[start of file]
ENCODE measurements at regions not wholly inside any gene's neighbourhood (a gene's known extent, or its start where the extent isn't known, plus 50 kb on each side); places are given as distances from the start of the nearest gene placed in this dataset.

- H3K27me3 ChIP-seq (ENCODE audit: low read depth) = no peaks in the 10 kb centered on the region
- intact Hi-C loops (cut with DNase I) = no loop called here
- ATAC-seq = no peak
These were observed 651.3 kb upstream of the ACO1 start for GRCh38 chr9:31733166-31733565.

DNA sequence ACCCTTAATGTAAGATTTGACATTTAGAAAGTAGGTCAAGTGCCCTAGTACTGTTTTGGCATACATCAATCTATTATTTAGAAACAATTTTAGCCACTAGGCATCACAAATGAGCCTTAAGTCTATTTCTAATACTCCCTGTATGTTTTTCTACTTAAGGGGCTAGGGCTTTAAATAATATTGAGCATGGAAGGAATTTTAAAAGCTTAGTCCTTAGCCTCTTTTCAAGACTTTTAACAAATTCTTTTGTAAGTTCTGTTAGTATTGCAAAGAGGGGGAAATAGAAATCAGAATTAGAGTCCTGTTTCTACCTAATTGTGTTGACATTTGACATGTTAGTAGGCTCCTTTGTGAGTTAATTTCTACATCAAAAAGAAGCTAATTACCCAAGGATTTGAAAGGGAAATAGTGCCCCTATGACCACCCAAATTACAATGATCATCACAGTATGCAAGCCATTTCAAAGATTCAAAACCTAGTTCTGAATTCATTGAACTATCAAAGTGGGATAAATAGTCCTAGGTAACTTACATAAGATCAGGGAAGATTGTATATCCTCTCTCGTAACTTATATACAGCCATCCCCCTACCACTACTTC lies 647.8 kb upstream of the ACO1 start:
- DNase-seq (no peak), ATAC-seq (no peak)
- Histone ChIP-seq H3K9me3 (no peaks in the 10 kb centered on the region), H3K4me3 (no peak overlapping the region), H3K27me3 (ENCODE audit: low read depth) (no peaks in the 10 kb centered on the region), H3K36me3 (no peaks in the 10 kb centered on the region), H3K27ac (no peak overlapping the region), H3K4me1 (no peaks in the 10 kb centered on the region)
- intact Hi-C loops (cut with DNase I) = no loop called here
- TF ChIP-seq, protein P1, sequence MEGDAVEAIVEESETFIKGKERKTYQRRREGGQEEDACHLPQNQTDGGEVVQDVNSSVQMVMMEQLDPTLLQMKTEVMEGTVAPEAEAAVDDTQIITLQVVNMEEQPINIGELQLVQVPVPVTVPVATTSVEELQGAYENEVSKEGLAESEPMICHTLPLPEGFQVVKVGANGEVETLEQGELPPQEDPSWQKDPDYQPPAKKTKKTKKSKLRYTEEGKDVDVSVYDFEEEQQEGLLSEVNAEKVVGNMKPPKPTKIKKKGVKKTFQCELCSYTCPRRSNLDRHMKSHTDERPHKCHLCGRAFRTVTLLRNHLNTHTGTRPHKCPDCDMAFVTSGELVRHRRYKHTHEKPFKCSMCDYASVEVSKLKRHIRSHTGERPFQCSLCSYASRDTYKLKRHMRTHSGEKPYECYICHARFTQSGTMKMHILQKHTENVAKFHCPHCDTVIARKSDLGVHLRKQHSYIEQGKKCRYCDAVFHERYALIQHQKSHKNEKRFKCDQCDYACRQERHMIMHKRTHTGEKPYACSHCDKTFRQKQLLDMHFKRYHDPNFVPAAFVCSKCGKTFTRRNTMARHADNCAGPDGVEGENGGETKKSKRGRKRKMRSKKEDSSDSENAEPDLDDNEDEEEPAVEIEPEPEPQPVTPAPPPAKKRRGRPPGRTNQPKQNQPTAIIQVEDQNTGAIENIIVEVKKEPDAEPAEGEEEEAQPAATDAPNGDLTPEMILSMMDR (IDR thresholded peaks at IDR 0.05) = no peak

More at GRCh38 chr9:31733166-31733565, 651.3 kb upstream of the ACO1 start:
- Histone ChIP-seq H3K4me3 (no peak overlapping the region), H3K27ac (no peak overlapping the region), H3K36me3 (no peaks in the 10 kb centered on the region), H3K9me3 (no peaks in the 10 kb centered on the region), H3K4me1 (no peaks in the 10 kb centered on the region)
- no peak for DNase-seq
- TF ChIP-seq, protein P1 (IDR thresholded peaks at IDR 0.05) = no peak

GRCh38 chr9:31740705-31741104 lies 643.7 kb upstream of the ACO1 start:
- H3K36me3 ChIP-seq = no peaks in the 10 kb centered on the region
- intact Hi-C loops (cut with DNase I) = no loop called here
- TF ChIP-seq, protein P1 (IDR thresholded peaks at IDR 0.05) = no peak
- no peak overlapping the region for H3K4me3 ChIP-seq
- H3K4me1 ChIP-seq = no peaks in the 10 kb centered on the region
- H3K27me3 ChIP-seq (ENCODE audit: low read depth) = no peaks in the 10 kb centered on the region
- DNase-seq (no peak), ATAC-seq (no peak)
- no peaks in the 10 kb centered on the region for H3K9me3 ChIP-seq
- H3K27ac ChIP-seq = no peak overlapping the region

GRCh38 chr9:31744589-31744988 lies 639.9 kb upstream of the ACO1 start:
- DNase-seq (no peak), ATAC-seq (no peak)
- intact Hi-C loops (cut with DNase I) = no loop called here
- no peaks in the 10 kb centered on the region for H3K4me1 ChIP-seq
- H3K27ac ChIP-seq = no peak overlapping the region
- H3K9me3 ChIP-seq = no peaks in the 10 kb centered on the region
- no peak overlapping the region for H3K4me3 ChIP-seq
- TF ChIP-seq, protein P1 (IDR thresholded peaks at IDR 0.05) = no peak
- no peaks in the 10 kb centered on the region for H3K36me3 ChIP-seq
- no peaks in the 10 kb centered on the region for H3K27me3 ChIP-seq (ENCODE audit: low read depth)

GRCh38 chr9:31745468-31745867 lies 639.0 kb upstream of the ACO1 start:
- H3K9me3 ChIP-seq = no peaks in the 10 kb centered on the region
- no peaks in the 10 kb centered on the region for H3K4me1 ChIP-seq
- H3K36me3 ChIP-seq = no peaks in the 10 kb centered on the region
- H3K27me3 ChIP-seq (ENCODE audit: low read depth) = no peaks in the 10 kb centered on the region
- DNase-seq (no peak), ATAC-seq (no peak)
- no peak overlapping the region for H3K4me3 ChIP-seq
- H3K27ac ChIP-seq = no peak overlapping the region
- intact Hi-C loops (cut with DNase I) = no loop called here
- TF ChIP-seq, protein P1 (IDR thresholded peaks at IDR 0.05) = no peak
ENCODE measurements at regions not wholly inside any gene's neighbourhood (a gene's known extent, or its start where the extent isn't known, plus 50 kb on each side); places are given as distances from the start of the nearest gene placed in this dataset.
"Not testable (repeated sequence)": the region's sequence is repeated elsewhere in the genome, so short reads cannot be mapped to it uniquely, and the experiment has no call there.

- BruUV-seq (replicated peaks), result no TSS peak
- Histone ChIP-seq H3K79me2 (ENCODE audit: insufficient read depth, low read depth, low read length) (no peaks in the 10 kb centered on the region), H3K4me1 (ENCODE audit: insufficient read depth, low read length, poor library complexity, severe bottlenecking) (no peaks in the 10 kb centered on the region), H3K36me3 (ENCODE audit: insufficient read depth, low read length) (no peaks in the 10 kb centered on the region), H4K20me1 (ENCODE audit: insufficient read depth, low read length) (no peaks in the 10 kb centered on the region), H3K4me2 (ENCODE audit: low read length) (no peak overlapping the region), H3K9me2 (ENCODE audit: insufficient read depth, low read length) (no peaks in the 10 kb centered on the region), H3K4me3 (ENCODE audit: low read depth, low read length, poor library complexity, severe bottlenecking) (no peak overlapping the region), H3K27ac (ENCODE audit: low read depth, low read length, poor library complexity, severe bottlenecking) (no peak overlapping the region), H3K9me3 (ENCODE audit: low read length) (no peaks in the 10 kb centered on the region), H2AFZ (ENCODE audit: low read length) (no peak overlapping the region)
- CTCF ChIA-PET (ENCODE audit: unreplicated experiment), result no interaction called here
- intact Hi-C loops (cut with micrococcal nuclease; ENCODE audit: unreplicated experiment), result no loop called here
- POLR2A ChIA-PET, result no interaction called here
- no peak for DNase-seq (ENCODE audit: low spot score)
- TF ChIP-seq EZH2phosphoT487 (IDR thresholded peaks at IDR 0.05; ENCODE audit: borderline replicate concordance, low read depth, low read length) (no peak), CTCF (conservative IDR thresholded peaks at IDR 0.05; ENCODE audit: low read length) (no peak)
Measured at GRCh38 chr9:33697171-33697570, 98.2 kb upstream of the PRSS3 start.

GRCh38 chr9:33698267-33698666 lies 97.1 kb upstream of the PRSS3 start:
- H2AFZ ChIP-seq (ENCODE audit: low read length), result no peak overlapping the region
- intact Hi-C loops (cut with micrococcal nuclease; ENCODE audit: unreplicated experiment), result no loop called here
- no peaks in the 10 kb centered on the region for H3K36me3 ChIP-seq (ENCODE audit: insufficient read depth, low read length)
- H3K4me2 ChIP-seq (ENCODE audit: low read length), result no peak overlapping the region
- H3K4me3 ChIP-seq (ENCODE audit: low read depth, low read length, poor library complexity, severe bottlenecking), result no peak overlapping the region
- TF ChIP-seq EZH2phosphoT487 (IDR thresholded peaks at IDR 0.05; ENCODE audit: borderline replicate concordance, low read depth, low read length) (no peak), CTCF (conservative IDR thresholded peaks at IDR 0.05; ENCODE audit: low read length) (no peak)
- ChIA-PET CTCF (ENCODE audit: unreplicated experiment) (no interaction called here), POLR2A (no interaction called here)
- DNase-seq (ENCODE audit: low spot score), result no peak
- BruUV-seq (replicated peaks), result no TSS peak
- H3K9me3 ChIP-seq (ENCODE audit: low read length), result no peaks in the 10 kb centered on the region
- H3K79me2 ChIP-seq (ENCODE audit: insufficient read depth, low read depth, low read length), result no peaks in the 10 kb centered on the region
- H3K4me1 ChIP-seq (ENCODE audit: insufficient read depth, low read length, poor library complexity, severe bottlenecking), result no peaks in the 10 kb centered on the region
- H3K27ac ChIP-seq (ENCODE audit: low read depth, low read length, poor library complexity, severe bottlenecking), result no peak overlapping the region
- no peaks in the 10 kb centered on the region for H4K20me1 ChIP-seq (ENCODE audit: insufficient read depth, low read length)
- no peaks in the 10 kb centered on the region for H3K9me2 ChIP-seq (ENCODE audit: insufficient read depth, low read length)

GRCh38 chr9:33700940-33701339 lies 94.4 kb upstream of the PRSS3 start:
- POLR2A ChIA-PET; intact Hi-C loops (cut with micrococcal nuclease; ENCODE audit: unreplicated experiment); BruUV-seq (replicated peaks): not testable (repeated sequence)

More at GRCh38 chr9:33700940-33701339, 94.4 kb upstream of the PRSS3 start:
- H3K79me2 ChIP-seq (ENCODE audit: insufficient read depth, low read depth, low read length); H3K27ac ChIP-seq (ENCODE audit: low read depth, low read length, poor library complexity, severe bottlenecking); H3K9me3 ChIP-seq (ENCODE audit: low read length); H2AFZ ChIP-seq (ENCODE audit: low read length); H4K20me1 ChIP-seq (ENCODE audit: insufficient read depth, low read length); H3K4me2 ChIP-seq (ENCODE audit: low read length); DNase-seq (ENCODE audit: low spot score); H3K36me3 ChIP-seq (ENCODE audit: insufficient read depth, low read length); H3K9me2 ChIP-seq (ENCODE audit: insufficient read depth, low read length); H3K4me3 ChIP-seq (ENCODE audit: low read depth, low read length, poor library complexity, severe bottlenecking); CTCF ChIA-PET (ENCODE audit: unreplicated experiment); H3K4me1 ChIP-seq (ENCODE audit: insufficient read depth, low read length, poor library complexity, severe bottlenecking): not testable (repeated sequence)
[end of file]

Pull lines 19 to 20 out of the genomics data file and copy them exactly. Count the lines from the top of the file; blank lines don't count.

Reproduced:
- no peak overlapping the region for H3K4me3 ChIP-seq
- H3K4me1 ChIP-seq = no peaks in the 10 kb centered on the region